The aft lifeboat survived auction, although now all it holds is an emergency ladder to help men who’ve fallen overboard get on deck.
Bits and things in a pile in the corner of the smelter, the unsold chunks of industrial history that didn’t sell at an on-site auction before my visit.
Park Insurance Agency is no longer in business, nor would you be able to dial that phone number.
The last trace of Mitchell, Minnesota is a pile of cans on the side of the main street, Mitchell Avenue. These will be recognizable for another century or so, for future history-minded explorers.
The American Victory next to M, seen late at night.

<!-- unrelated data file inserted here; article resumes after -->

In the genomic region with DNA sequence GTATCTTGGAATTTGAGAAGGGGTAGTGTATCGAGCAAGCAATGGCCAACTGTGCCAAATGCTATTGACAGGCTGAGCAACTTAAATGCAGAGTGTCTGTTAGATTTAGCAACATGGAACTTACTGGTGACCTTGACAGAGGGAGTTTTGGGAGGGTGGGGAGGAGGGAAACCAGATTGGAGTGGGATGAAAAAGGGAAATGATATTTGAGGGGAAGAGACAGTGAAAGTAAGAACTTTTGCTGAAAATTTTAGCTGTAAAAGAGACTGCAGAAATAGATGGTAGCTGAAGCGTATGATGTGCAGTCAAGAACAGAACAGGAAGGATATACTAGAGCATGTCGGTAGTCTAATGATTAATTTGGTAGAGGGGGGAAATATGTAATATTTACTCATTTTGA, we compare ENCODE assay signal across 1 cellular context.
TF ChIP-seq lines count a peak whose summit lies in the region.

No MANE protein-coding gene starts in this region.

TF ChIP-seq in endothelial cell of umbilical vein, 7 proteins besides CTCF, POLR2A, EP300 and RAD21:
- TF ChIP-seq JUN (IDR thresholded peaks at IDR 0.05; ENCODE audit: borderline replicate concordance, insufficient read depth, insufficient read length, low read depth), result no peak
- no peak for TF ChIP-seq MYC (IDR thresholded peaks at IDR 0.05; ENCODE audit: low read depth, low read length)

As the Barker steamed past the dock and island, the sunset casts the shadow of the Taconite Harbor receiving trestle on the boat. Through the fog, you can see some of the islands that were joined into a breakwater.
I really like the porcelain guides for the silk threads, probably used because they could be polished for perfect, persistent, smoothness.
The hoist room, before it was used for storage.
I like to think of this as the hardware abstraction layer. It’s one of many subassembly monorail conveyors that dipped onto the factory floor to deliver assembled subsections where they needed to be on the main assembly floor below.